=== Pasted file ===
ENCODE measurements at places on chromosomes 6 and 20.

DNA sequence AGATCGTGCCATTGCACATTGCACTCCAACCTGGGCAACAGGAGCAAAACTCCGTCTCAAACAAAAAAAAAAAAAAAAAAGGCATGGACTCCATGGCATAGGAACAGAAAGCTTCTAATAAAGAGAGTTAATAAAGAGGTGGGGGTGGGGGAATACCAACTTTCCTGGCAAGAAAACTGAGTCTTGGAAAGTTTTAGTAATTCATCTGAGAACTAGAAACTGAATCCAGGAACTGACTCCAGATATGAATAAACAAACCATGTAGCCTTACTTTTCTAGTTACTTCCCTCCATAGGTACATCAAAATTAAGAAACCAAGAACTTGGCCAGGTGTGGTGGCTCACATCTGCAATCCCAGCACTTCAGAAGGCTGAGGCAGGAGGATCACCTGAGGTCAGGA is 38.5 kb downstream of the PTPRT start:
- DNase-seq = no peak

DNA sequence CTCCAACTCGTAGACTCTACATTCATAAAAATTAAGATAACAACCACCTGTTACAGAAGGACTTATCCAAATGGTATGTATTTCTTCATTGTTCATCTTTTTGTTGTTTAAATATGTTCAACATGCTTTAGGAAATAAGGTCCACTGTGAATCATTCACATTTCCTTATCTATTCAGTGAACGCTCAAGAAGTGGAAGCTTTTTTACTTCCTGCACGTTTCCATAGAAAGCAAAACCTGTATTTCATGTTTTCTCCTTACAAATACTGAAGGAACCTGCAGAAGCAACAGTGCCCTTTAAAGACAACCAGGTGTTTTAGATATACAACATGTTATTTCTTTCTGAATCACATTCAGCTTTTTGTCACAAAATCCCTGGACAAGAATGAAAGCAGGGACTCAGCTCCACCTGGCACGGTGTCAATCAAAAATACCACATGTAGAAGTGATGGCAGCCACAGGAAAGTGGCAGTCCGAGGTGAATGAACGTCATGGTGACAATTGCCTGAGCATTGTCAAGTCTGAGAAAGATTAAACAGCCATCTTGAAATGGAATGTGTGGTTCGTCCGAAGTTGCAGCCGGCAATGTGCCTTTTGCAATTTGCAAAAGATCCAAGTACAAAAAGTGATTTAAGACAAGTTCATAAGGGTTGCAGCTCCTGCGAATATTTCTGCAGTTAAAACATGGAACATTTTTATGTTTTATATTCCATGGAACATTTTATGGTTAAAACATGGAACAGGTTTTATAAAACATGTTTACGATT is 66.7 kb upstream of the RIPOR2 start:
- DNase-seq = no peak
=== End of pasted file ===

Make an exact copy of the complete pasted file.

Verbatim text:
ENCODE measurements at places on chromosomes 6 and 20.

DNA sequence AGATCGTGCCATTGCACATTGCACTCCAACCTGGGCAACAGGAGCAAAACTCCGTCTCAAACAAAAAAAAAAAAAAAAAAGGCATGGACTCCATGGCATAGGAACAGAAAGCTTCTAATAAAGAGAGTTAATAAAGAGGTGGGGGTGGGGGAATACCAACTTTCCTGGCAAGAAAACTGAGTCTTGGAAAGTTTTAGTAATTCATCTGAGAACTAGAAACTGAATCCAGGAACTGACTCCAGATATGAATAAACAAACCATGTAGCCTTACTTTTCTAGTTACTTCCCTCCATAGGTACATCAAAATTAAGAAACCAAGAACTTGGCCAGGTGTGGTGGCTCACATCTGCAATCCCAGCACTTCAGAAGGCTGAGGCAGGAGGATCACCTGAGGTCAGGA is 38.5 kb downstream of the PTPRT start:
- DNase-seq = no peak

DNA sequence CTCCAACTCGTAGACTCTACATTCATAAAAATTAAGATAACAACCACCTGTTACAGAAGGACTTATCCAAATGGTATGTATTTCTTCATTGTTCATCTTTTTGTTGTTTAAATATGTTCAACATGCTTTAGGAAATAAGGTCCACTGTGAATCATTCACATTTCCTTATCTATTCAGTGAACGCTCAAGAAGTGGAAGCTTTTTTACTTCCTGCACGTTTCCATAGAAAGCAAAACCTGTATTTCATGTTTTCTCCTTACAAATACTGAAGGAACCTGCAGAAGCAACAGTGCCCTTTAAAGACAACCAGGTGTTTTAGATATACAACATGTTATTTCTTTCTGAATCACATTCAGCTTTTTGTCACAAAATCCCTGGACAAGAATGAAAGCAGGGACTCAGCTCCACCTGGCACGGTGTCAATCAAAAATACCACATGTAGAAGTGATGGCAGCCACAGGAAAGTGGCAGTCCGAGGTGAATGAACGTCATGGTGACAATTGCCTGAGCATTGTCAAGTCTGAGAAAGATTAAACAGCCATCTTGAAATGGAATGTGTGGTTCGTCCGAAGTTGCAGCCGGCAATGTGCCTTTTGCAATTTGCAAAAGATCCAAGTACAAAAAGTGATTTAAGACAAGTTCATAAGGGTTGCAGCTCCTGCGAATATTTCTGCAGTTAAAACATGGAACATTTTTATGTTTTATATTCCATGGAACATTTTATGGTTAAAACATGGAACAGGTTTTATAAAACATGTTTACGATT is 66.7 kb upstream of the RIPOR2 start:
- DNase-seq = no peak